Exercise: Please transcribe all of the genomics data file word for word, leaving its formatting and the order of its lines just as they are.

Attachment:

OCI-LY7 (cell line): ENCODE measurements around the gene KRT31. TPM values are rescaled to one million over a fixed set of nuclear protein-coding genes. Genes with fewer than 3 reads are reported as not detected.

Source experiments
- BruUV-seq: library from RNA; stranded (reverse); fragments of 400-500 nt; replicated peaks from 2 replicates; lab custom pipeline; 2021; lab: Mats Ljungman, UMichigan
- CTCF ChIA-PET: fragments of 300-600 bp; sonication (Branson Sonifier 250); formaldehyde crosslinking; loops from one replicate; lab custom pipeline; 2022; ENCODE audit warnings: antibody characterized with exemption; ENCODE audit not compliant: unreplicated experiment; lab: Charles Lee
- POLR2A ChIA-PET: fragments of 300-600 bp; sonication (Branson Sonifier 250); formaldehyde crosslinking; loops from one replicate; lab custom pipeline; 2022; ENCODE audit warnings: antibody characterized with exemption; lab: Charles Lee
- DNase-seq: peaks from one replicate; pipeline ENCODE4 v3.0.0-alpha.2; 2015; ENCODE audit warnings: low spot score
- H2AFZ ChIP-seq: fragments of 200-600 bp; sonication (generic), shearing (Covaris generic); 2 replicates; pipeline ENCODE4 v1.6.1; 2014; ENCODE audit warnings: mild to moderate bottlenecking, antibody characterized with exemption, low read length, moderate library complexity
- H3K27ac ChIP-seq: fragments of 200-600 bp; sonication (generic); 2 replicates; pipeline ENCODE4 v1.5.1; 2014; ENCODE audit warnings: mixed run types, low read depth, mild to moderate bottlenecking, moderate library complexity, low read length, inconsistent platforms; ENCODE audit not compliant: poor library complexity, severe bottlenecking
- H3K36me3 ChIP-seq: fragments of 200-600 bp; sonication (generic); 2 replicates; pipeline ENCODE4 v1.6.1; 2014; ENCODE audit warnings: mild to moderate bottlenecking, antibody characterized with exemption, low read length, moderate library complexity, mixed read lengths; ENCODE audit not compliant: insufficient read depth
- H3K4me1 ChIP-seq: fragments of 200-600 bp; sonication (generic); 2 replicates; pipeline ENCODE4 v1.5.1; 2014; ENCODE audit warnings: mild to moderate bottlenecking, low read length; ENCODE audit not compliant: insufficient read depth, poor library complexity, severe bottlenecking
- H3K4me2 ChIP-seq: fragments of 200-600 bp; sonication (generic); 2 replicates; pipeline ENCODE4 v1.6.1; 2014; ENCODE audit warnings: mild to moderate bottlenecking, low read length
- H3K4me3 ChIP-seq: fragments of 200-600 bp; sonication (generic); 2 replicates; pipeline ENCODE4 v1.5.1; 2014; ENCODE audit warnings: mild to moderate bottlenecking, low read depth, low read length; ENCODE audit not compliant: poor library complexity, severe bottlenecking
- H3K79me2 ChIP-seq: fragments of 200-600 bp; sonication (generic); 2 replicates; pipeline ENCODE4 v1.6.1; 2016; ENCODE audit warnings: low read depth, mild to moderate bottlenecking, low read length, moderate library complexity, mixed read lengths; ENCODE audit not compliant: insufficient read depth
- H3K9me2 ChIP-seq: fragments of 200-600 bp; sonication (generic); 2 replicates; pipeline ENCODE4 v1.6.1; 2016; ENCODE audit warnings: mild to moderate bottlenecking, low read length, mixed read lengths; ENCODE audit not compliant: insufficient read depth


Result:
OCI-LY7 (cell line): ENCODE measurements around the gene KRT31. TPM values are rescaled to one million over a fixed set of nuclear protein-coding genes. Genes with fewer than 3 reads are reported as not detected.

Source experiments
- BruUV-seq: library from RNA; stranded (reverse); fragments of 400-500 nt; replicated peaks from 2 replicates; lab custom pipeline; 2021; lab: Mats Ljungman, UMichigan
- CTCF ChIA-PET: fragments of 300-600 bp; sonication (Branson Sonifier 250); formaldehyde crosslinking; loops from one replicate; lab custom pipeline; 2022; ENCODE audit warnings: antibody characterized with exemption; ENCODE audit not compliant: unreplicated experiment; lab: Charles Lee
- POLR2A ChIA-PET: fragments of 300-600 bp; sonication (Branson Sonifier 250); formaldehyde crosslinking; loops from one replicate; lab custom pipeline; 2022; ENCODE audit warnings: antibody characterized with exemption; lab: Charles Lee
- DNase-seq: peaks from one replicate; pipeline ENCODE4 v3.0.0-alpha.2; 2015; ENCODE audit warnings: low spot score
- H2AFZ ChIP-seq: fragments of 200-600 bp; sonication (generic), shearing (Covaris generic); 2 replicates; pipeline ENCODE4 v1.6.1; 2014; ENCODE audit warnings: mild to moderate bottlenecking, antibody characterized with exemption, low read length, moderate library complexity
- H3K27ac ChIP-seq: fragments of 200-600 bp; sonication (generic); 2 replicates; pipeline ENCODE4 v1.5.1; 2014; ENCODE audit warnings: mixed run types, low read depth, mild to moderate bottlenecking, moderate library complexity, low read length, inconsistent platforms; ENCODE audit not compliant: poor library complexity, severe bottlenecking
- H3K36me3 ChIP-seq: fragments of 200-600 bp; sonication (generic); 2 replicates; pipeline ENCODE4 v1.6.1; 2014; ENCODE audit warnings: mild to moderate bottlenecking, antibody characterized with exemption, low read length, moderate library complexity, mixed read lengths; ENCODE audit not compliant: insufficient read depth
- H3K4me1 ChIP-seq: fragments of 200-600 bp; sonication (generic); 2 replicates; pipeline ENCODE4 v1.5.1; 2014; ENCODE audit warnings: mild to moderate bottlenecking, low read length; ENCODE audit not compliant: insufficient read depth, poor library complexity, severe bottlenecking
- H3K4me2 ChIP-seq: fragments of 200-600 bp; sonication (generic); 2 replicates; pipeline ENCODE4 v1.6.1; 2014; ENCODE audit warnings: mild to moderate bottlenecking, low read length
- H3K4me3 ChIP-seq: fragments of 200-600 bp; sonication (generic); 2 replicates; pipeline ENCODE4 v1.5.1; 2014; ENCODE audit warnings: mild to moderate bottlenecking, low read depth, low read length; ENCODE audit not compliant: poor library complexity, severe bottlenecking
- H3K79me2 ChIP-seq: fragments of 200-600 bp; sonication (generic); 2 replicates; pipeline ENCODE4 v1.6.1; 2016; ENCODE audit warnings: low read depth, mild to moderate bottlenecking, low read length, moderate library complexity, mixed read lengths; ENCODE audit not compliant: insufficient read depth
- H3K9me2 ChIP-seq: fragments of 200-600 bp; sonication (generic); 2 replicates; pipeline ENCODE4 v1.6.1; 2016; ENCODE audit warnings: mild to moderate bottlenecking, low read length, mixed read lengths; ENCODE audit not compliant: insufficient read depth